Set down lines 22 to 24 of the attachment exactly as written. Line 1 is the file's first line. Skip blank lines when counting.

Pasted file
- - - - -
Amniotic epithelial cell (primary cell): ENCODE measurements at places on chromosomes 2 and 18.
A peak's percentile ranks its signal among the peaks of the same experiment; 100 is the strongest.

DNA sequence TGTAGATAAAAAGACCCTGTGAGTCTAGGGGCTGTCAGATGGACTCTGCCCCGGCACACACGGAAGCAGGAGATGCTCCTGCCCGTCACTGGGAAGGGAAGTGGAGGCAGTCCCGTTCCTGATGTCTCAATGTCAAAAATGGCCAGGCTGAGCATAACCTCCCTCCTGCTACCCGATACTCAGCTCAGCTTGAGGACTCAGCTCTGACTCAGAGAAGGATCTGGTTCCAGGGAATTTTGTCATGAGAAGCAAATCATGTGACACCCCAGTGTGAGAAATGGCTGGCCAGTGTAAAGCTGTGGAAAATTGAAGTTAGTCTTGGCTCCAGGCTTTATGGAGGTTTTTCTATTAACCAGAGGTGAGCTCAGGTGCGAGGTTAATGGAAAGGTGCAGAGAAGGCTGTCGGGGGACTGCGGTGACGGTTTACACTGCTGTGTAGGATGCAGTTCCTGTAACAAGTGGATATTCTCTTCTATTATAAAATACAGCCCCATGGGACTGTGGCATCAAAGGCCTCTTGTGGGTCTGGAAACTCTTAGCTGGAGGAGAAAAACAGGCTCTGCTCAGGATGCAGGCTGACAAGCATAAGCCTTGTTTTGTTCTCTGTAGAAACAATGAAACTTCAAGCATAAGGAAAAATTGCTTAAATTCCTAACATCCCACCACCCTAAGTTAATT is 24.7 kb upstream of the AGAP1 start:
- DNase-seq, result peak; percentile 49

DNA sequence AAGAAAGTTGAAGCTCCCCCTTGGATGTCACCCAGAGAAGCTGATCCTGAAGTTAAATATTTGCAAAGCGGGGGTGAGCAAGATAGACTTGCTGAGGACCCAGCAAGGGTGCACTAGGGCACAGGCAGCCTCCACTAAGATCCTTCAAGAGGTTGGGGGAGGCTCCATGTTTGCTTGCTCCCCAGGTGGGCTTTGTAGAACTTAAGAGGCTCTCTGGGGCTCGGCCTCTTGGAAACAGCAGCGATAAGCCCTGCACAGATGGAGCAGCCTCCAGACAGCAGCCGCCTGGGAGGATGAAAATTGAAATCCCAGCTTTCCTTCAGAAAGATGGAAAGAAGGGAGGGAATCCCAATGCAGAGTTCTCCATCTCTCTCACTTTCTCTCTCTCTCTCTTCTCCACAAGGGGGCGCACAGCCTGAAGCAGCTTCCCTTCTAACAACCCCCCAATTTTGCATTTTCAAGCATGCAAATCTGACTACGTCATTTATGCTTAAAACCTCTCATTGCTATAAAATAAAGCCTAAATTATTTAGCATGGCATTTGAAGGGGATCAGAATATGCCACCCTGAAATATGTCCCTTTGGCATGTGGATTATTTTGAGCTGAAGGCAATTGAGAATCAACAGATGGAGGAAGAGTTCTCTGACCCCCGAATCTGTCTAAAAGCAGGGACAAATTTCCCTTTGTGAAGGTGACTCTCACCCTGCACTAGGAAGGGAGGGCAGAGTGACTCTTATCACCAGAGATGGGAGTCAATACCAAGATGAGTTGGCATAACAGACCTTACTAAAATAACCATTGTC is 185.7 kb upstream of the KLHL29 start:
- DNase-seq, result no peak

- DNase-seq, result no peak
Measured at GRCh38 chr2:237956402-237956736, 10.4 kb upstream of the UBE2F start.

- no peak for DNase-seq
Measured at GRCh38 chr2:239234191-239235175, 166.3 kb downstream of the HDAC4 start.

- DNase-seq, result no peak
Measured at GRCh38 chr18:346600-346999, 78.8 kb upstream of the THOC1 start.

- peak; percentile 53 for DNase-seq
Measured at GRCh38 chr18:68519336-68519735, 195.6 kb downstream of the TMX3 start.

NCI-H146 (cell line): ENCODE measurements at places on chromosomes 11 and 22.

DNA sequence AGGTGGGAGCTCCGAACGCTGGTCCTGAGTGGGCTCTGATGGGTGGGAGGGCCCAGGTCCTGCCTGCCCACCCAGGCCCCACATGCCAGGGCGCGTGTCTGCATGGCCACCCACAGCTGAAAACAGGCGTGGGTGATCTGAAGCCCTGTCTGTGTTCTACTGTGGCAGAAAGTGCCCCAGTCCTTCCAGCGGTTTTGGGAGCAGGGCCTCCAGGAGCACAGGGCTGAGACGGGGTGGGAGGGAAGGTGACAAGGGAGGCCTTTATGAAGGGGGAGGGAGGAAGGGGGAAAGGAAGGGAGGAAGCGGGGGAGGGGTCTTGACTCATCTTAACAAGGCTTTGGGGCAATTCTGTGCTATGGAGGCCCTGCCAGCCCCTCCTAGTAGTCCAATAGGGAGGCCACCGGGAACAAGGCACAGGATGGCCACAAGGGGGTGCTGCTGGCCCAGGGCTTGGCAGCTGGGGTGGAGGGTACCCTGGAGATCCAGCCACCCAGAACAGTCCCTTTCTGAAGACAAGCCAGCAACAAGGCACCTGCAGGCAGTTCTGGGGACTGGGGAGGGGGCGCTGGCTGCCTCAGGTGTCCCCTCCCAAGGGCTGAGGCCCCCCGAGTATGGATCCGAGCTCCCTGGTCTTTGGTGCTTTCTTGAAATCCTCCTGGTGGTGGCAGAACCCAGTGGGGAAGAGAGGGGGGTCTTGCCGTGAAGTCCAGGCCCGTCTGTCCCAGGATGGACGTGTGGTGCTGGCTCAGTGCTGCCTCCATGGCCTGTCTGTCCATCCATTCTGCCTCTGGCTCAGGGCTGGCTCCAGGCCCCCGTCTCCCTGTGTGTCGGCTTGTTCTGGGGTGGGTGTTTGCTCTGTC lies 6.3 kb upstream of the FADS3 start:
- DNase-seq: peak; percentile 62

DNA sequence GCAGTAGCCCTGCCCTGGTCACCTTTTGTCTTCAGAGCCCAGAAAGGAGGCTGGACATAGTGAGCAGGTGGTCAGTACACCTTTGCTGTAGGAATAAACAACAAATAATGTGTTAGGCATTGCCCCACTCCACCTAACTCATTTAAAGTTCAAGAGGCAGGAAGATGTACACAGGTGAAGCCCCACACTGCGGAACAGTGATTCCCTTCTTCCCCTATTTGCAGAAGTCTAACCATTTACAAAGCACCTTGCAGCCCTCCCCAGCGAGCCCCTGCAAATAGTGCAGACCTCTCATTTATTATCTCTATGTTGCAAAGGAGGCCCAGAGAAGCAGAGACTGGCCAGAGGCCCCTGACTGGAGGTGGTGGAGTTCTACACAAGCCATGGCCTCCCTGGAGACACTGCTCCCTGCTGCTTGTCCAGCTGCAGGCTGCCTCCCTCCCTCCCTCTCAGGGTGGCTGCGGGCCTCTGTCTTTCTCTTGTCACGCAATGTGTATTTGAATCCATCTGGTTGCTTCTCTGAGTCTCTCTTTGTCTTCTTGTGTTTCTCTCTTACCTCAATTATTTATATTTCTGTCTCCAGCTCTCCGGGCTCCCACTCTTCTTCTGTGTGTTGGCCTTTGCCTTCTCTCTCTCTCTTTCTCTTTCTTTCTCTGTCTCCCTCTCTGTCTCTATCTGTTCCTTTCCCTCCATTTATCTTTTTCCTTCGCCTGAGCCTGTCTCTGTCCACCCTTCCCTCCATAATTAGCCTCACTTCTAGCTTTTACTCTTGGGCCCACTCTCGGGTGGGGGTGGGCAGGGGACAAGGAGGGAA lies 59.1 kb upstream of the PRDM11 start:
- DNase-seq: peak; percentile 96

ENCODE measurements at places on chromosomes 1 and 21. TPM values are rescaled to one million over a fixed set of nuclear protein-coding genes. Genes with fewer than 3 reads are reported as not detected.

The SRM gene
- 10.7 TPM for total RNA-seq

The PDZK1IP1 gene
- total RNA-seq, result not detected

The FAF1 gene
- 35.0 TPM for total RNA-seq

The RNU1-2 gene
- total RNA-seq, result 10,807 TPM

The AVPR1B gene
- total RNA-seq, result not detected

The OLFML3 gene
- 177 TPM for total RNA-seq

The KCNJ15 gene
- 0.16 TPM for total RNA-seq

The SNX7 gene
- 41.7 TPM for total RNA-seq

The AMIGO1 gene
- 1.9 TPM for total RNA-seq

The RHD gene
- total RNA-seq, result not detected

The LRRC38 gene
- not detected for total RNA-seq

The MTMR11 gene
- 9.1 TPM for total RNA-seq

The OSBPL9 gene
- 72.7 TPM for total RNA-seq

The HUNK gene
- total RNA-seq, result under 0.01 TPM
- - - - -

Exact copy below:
- 10.7 TPM for total RNA-seq

The PDZK1IP1 gene
- total RNA-seq, result not detected